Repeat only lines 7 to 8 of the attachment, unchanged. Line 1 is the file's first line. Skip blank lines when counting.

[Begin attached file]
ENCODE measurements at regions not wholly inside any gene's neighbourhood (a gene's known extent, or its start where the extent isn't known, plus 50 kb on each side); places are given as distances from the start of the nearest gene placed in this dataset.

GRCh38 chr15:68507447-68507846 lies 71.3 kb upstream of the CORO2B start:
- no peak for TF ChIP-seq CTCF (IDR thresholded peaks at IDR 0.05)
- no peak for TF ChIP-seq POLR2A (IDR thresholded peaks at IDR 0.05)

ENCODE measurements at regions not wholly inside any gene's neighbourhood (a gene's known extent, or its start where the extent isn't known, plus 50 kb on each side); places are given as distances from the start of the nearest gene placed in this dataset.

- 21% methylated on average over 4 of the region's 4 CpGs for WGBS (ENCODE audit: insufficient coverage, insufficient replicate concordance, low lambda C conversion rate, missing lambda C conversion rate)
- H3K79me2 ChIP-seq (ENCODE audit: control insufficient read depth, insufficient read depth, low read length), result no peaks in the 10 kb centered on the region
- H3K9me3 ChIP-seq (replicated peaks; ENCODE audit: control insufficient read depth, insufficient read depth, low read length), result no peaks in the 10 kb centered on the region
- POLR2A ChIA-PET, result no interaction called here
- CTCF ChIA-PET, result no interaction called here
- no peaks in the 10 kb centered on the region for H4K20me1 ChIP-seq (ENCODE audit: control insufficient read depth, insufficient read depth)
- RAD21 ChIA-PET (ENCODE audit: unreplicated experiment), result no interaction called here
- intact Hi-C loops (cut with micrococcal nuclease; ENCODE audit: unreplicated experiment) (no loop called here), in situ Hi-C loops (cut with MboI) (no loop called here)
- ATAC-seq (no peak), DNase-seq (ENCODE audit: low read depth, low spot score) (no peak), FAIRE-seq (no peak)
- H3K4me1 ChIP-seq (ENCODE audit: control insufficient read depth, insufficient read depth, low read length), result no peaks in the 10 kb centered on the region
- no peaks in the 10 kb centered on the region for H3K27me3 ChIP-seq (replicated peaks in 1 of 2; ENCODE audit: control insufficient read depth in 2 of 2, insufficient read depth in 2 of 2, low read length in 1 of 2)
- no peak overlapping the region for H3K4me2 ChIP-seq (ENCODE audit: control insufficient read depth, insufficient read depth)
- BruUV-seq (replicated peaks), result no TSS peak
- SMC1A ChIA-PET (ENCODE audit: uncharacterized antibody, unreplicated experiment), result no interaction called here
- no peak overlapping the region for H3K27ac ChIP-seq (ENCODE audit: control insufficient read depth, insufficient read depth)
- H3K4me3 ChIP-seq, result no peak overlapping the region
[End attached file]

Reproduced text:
- H3K79me2 ChIP-seq (ENCODE audit: control insufficient read depth, insufficient read depth, low read length), result no peaks in the 10 kb centered on the region
- H3K9me3 ChIP-seq (replicated peaks; ENCODE audit: control insufficient read depth, insufficient read depth, low read length), result no peaks in the 10 kb centered on the region